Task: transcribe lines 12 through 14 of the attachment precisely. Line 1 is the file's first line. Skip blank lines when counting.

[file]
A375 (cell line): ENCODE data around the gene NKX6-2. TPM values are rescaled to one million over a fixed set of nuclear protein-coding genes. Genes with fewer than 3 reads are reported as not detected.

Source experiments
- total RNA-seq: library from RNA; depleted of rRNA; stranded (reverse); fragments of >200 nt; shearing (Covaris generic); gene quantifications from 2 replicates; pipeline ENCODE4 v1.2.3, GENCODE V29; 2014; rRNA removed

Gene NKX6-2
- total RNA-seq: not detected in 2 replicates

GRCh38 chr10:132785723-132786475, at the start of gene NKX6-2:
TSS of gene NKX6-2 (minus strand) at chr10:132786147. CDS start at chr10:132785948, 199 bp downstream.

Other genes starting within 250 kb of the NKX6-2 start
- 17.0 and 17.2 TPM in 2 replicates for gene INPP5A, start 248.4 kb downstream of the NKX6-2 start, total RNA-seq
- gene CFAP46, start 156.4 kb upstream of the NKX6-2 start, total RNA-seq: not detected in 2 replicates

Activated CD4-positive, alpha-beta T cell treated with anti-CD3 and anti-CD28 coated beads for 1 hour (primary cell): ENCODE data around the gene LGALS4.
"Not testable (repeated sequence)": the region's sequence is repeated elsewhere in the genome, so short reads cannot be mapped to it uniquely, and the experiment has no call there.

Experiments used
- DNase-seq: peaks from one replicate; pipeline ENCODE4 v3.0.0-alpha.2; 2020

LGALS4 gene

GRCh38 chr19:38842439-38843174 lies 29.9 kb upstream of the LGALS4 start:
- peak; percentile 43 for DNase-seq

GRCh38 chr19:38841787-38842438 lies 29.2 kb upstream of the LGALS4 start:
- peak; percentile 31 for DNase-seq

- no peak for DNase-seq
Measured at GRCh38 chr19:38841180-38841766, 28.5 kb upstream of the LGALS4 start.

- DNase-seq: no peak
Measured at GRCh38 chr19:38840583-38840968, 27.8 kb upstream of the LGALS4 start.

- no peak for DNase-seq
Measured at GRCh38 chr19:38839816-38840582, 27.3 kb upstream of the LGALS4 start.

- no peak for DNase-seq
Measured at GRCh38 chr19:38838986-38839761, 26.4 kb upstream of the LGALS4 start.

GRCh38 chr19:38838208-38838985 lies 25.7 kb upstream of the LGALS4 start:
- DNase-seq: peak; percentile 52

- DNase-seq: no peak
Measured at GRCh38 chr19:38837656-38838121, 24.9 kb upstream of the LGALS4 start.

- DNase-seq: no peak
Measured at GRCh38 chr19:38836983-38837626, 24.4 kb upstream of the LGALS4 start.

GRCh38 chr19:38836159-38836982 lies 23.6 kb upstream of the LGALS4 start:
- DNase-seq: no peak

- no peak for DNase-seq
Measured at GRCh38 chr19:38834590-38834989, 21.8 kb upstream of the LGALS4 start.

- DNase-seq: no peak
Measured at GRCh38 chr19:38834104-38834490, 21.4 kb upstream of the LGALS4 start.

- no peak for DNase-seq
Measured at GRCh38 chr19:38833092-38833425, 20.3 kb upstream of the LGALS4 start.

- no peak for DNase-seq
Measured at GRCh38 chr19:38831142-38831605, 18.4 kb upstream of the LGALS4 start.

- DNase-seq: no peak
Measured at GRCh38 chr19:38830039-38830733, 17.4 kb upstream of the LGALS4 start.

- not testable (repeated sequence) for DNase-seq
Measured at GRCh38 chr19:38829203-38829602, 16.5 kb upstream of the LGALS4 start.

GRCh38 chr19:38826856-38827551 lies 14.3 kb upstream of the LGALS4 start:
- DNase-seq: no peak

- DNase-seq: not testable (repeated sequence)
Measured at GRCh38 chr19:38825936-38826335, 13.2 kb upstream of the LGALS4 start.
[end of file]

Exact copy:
"Not testable (repeated sequence)": the region's sequence is repeated elsewhere in the genome, so short reads cannot be mapped to it uniquely, and the experiment has no call there.

Experiments used
- DNase-seq: peaks from one replicate; pipeline ENCODE4 v3.0.0-alpha.2; 2020